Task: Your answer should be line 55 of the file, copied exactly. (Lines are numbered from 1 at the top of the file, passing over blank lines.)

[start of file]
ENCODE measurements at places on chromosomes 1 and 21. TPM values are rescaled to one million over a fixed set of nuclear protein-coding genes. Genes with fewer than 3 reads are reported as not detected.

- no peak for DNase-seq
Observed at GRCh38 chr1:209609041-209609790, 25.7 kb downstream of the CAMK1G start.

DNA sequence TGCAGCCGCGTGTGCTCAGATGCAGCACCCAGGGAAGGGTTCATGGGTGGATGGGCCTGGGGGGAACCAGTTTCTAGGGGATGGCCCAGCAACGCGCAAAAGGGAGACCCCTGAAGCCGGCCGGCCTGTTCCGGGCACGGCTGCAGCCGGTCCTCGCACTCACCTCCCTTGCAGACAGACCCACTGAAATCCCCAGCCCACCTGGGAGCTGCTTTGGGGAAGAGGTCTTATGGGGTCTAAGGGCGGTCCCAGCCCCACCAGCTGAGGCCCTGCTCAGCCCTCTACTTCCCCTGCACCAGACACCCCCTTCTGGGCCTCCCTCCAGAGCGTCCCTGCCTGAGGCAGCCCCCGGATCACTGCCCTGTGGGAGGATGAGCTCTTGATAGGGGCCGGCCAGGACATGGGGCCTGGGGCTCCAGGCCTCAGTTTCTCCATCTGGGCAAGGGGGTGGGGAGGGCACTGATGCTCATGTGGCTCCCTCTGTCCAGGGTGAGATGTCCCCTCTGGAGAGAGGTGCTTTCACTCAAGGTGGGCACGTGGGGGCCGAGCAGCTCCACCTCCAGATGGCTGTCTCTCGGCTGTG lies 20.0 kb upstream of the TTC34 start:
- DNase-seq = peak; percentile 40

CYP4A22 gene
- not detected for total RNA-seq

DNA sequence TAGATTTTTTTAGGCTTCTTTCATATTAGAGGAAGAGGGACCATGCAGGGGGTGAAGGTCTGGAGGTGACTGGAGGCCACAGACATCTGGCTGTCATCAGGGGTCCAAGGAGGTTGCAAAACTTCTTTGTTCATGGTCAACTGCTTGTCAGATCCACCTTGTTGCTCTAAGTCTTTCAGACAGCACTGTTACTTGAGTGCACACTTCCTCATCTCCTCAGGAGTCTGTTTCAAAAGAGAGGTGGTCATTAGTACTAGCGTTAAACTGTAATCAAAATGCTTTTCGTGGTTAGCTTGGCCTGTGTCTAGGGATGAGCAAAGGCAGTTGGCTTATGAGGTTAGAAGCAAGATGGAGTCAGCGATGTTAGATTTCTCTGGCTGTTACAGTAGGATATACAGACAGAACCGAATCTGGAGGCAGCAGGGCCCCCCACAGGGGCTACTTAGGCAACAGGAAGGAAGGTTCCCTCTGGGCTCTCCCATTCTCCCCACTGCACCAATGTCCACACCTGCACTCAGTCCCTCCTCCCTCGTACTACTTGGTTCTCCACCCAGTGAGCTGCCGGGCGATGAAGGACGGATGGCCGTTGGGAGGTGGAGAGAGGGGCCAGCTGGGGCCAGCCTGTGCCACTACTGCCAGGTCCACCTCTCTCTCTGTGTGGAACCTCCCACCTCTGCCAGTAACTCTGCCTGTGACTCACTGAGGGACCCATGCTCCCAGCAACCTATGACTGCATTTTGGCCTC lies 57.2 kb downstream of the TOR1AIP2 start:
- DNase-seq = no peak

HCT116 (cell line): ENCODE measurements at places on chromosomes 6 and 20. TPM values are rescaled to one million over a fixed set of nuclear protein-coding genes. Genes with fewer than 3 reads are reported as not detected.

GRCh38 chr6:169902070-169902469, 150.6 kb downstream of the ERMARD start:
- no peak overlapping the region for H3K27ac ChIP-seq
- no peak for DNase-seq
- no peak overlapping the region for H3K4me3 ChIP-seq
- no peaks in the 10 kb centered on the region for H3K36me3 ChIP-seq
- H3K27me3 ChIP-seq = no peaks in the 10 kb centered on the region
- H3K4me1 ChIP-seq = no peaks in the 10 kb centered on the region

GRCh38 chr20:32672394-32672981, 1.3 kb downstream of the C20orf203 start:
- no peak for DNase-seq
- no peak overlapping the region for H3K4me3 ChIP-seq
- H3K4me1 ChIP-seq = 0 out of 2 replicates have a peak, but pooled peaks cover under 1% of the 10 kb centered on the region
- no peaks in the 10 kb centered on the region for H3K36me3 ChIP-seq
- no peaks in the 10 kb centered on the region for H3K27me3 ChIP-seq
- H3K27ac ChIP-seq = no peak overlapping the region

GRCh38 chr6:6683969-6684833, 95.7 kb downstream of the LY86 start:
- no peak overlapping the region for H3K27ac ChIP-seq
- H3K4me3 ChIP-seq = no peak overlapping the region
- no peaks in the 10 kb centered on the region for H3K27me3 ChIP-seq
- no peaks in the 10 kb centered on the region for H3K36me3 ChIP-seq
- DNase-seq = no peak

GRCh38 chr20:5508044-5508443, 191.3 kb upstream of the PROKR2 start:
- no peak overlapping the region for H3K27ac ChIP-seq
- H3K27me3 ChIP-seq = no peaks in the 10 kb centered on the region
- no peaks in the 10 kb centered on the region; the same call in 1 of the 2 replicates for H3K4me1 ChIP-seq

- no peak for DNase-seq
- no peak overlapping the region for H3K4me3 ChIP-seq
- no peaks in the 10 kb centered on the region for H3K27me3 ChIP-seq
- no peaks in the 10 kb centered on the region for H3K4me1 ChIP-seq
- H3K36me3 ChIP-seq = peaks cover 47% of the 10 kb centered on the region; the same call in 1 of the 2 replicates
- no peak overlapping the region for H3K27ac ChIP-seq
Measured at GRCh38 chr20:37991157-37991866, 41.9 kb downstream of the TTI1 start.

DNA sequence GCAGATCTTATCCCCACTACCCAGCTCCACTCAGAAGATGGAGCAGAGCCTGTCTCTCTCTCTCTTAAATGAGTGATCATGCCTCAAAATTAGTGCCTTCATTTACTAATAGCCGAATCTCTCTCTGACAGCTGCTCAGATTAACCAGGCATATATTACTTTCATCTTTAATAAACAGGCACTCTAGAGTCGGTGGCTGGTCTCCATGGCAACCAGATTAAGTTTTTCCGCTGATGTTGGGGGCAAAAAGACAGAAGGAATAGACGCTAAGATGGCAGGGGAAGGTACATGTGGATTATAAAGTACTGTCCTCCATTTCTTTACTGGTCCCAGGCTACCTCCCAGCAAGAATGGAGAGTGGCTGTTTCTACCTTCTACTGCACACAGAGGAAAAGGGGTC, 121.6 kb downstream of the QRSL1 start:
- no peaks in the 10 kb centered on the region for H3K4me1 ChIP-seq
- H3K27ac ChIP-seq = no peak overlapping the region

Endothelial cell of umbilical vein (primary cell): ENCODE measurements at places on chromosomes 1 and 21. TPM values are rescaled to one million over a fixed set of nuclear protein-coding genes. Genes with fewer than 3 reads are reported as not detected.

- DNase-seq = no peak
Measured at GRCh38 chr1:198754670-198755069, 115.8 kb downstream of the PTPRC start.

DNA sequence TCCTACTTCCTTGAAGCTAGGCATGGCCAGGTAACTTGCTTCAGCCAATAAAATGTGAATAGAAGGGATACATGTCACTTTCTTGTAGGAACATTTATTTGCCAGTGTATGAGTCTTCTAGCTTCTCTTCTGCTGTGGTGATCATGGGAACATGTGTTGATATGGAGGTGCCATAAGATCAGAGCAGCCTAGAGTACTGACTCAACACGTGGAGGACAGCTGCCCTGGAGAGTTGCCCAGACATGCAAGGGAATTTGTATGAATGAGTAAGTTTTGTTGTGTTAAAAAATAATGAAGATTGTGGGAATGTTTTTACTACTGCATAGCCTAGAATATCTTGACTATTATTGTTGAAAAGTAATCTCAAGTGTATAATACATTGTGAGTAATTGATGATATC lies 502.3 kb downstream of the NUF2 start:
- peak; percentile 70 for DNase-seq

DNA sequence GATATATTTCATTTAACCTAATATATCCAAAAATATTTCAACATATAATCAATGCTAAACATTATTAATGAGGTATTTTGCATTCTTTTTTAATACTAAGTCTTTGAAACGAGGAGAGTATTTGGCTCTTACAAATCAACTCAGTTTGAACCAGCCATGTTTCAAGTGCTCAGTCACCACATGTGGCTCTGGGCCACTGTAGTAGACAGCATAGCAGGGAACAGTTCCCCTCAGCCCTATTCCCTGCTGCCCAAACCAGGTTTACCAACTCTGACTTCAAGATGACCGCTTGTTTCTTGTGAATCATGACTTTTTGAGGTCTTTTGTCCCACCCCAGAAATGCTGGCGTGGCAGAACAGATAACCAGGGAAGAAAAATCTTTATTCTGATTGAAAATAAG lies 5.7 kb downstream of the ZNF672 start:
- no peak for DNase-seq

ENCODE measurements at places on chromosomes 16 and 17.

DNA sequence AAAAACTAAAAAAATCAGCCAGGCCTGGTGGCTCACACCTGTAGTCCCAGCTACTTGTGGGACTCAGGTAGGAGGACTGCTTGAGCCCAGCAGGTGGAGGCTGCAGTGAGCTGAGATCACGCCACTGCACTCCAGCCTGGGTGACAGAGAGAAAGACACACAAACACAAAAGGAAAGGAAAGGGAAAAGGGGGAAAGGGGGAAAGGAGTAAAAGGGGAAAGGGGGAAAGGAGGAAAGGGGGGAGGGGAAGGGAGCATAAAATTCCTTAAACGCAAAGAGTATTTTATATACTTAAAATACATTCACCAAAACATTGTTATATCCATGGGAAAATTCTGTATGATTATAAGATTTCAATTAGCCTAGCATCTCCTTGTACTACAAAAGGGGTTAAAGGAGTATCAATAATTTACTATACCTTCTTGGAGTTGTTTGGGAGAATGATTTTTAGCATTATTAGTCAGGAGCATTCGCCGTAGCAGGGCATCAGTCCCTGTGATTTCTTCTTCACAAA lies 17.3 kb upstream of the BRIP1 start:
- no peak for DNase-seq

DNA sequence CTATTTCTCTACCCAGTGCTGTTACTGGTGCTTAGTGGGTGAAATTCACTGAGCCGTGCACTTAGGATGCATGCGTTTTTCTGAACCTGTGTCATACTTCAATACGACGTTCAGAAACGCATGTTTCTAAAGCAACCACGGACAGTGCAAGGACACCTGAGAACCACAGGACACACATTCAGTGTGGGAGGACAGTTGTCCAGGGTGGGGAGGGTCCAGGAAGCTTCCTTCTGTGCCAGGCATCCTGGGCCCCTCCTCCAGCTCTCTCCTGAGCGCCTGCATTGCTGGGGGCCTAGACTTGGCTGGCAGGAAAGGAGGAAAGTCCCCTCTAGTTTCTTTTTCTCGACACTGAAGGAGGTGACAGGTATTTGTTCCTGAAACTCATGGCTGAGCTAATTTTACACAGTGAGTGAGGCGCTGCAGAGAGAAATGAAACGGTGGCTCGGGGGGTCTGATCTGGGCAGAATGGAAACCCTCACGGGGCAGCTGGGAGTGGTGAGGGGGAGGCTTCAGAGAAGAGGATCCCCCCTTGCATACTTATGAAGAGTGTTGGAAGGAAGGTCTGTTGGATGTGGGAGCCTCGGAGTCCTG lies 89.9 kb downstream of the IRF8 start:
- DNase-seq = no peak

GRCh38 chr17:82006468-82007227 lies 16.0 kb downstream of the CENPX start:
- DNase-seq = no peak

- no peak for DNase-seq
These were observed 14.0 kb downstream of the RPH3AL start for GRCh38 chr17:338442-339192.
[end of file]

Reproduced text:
DNA sequence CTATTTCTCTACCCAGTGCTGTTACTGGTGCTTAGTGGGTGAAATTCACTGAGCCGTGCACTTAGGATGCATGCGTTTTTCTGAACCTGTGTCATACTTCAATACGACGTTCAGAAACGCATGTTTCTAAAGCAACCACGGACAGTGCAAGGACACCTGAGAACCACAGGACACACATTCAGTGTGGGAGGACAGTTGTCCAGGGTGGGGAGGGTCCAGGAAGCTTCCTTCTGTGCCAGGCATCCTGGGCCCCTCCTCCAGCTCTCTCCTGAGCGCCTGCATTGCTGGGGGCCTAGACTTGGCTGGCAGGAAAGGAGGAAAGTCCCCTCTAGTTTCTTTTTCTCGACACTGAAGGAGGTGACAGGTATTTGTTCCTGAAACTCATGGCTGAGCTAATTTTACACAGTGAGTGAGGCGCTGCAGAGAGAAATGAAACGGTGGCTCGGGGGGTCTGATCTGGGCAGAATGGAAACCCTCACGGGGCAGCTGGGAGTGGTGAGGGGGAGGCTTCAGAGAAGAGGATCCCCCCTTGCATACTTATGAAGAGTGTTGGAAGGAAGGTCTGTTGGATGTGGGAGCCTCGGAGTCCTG lies 89.9 kb downstream of the IRF8 start: